One billion people – mostly concentrated in Sub-Saharan Africa and South Asia – live their daily lives without electricity. This represents a fundamental barrier to progress for a sizeable proportion of the world’s population, and has impacts on a wide range of development indicators, including health, education, food security, gender equality, livelihoods, and poverty reduction.
The number of people gaining access to electricity has been accelerating since 2010 to around 118 million each year, but these efforts will need to accelerate if the world is going to meet Sustainable Development Goal 7 – ensuring access to affordable, reliable, sustainable and modern energy for all by 2030.
Why is reaching universal access still a challenge? Those remaining without service are either remote, or poor, or both. In urban areas it is poor communities that remain unserved. These should be easy to reach, although the informal settlements where many of these poor reside can be difficult to serve with permanent infrastructure. For remote households, extending the main grid can be prohibitively expensive. Even using off-grid systems to serve these disbursed populations can be financially challenging.
Lack of sufficient power generation capacity, poor transmission and distribution infrastructure, high costs of supply to remote areas, or simply a lack of affordability for electricity, are among the biggest hurdles for extending grid-based electricity.
For off-grid electrification, including mini grids, the biggest challenges are poor policies, inadequate regulations, lack of planning and institutional support, lack of financing for off-grid entrepreneurs, and affordability for poorer households.
A number of countries have made clear progress on expanding electricity access in recent years – and there are common factors among this group. These include sustained political commitment and financing, enabling policies and incentives, strong institutions, and the right balance of grid and off-grid.
Successful countries have also balanced the objective of the financial viability of electricity suppliers with the need to keep consumer prices affordable, for example through strategic and targeted use of public funding. Applying these fundamentals can take different forms, depending on the local conditions.
Bangladesh, for example, has used both privately-delivered off-grid solar home systems and publicly supported extension of the main grid through its rural cooperative program to increase the proportion of the population with electricity from 32% to 62% between 2000 and 2014
Vietnam and Ghana, among other countries, have focused much more heavily on grid extension. China and India have also made excellent progress using a mix of technologies and business models, both on and off-grid.
In Kenya, for example, 700,000 home solar systems were installed on the pay-as-you go purchase model, which is a flexible payment plan that makes electricity accessible to more people. Pay-as-you-go models have become increasingly attractive in many markets, expanding rapidly across Africa. One of the biggest advantages of this system is that people can pay in installments.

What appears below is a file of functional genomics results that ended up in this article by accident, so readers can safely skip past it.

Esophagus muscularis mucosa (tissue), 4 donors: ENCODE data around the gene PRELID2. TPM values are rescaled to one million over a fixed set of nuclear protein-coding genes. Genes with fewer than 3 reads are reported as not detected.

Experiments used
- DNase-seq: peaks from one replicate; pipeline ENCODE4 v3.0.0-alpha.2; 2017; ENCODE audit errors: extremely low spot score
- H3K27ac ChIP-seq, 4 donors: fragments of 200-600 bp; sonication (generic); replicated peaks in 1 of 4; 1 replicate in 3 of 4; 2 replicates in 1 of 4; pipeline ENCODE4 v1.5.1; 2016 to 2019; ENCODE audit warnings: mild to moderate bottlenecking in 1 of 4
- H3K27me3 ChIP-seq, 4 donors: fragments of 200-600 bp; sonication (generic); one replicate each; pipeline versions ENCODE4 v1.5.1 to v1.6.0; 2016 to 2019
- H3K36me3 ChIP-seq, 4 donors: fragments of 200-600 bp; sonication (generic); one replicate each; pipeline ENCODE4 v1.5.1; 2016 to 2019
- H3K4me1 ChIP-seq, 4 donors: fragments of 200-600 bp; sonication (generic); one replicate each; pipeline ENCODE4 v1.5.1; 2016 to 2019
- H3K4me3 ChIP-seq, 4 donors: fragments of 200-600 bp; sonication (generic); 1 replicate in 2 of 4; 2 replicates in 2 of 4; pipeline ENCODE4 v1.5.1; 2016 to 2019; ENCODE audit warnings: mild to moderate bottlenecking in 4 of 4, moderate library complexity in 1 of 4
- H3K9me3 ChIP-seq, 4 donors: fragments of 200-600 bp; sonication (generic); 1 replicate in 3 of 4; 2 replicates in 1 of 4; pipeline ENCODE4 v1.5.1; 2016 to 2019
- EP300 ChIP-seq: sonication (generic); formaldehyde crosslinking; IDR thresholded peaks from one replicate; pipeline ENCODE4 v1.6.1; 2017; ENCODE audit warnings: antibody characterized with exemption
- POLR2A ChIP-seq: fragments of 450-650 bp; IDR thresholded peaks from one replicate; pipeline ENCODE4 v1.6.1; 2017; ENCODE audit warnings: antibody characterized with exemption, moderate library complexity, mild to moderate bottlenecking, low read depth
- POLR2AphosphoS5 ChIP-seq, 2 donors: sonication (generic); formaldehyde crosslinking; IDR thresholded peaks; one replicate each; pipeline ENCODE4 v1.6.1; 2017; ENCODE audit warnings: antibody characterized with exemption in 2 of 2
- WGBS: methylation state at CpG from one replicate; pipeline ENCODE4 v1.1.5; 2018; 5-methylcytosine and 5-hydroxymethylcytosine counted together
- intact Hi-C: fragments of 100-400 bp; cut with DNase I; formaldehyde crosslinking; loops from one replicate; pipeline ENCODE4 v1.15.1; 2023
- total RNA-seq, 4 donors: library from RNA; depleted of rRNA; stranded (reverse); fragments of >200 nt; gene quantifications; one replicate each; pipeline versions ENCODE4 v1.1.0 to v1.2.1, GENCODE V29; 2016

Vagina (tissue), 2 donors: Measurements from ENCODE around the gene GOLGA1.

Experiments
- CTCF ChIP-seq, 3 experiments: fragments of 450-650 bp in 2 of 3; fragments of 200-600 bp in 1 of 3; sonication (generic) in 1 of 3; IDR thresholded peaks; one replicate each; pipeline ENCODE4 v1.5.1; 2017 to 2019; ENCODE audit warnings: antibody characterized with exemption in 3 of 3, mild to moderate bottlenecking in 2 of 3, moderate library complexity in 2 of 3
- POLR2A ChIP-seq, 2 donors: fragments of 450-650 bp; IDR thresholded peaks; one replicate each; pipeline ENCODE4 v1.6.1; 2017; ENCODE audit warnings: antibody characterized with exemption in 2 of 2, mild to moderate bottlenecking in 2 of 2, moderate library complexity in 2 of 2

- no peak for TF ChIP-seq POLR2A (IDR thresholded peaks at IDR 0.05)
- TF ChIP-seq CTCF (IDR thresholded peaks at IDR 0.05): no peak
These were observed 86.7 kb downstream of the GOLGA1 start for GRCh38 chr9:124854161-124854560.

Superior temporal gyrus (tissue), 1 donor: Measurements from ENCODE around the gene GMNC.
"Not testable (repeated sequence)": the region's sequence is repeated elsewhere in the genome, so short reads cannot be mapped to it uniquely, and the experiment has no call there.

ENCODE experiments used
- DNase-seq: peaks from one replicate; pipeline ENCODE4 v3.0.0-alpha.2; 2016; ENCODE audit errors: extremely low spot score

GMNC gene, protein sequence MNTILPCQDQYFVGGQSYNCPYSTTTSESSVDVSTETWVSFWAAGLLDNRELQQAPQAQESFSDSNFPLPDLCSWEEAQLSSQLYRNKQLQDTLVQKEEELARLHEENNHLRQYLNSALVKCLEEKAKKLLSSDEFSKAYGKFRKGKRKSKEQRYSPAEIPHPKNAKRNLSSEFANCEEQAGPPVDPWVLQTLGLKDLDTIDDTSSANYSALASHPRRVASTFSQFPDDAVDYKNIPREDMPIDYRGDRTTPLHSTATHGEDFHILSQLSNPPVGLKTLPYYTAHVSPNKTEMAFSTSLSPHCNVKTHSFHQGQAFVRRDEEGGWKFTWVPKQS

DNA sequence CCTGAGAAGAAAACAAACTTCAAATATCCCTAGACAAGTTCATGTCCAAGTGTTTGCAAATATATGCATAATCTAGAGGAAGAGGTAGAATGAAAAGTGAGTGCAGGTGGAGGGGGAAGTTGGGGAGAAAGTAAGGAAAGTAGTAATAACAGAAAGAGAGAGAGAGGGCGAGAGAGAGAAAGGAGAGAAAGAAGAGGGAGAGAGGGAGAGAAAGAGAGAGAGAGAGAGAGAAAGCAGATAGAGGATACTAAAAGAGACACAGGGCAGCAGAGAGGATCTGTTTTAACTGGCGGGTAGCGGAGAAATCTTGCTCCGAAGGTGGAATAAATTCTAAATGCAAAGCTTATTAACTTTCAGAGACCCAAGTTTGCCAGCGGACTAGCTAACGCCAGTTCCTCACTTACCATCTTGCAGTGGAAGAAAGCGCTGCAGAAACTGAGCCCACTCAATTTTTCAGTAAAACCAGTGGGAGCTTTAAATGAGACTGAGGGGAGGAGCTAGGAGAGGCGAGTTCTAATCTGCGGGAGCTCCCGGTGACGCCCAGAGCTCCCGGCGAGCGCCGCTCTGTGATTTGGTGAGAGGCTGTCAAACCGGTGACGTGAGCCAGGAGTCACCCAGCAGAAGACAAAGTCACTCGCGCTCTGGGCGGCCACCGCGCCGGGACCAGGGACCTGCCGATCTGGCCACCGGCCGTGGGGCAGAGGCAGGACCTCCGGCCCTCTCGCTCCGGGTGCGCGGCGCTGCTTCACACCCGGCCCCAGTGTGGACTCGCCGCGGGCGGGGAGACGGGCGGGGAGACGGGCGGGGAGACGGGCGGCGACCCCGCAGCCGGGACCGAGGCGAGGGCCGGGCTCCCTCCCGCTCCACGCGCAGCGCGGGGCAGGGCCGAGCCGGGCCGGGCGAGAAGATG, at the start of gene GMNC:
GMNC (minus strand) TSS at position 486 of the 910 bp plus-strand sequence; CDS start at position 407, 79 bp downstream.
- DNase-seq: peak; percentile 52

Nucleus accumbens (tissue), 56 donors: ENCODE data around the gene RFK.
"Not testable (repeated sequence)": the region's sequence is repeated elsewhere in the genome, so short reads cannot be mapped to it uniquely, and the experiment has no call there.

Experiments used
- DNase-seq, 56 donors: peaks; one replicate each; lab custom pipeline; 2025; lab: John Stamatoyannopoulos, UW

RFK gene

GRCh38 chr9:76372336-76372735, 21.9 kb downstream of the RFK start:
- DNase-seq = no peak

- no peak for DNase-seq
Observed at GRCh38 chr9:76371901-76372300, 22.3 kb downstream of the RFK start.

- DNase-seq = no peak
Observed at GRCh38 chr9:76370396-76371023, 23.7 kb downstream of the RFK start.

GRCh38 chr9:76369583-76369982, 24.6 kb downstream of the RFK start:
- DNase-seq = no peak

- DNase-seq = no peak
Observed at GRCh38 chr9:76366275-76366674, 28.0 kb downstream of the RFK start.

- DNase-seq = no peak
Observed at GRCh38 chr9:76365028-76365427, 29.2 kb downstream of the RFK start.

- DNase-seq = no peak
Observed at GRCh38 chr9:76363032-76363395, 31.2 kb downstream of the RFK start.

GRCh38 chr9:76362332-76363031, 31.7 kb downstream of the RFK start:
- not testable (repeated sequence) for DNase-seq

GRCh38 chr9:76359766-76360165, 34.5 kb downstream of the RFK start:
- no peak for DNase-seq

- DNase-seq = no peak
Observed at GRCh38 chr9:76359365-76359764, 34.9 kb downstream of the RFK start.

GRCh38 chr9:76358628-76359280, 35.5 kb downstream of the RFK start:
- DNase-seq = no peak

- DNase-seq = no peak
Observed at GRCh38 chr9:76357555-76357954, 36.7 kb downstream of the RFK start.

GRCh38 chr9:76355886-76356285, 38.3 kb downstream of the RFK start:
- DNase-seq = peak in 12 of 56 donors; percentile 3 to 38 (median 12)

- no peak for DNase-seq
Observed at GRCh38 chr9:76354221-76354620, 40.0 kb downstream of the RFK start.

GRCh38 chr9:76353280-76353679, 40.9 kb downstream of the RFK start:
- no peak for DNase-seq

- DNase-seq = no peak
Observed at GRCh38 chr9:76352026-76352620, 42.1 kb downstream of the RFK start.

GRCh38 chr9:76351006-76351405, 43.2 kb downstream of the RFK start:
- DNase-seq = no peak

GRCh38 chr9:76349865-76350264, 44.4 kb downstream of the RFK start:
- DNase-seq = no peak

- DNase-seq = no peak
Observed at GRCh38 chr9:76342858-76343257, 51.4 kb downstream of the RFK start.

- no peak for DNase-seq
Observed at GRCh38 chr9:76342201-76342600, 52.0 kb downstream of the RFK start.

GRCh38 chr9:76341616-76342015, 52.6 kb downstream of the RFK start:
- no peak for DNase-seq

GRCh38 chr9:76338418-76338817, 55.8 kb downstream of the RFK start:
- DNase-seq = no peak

The World Bank has a long track record of helping developing countries expand access to affordable, reliable, sustainable and modern energy. It is doing so through supporting grid investments and helping to develop off-grid markets, for example, through programs such as Lighting Global. Since 2010, the Bank has provided more than $5 billion for energy access in over 35 countries through some 70 projects.
Last-mile access – getting electricity to people’s homes, local businesses and public facilities – is an important focus for the Bank, especially in Africa and South Asia. Over the last six years the World Bank’s portfolio has included 28 last-mile access projects, 25 of which have included off-grid support.
The Ethiopia Electrification Program – a $375 million IDA credit – will support the Ethiopia’s National Electrification Plan launched in 2017. The Plan will dramatically shift efforts towards last-mile service delivery. It will provide one million last-mile household connections and the initial priority will be access to reliable electricity services for education and health facilities. Only 24% of primary schools and 30% of health centers currently have access to electricity services.
In Bangladesh, the World Bank helped deploy 1.4 million solar home systems. More than 18.5 million people in rural areas now have reliable access to solar-powered electricity.
An important element of the Bank’s strategy is to leverage its efforts with development partners and the private sector by means of financial instruments along with sector and institutional reforms that promote commercial grid and off-grid operations and attract private investment.
In Tanzania, for example, Bank-supported projects have helped create the Rural Electrification Agency and associated Rural Electrification Fund, which are promoting this agenda throughout the country.
Lower costs, increased efficiency
The World Bank also continues to produce ground-breaking research to address energy challenges. For example, a series of Multi-Tier Framework (MTF) surveys is providing new and deeper insights into the level and quality of access through both grid and off-grid systems, as well as in unserved areas.
With innovative solutions and modern technologies available, now is the time to be hopeful about achieving universal access. Plummeting costs for renewable energy and storage technologies, along with increasing efficiency of end use equipment and appliances, offer tremendous opportunity to deliver more service with a lower energy investment.
Additionally, new technology-enabled business models, such as pay-as-you-go solar, offer great opportunities for private sector-driven off-grid electrification, as long as countries can create the right investment environment.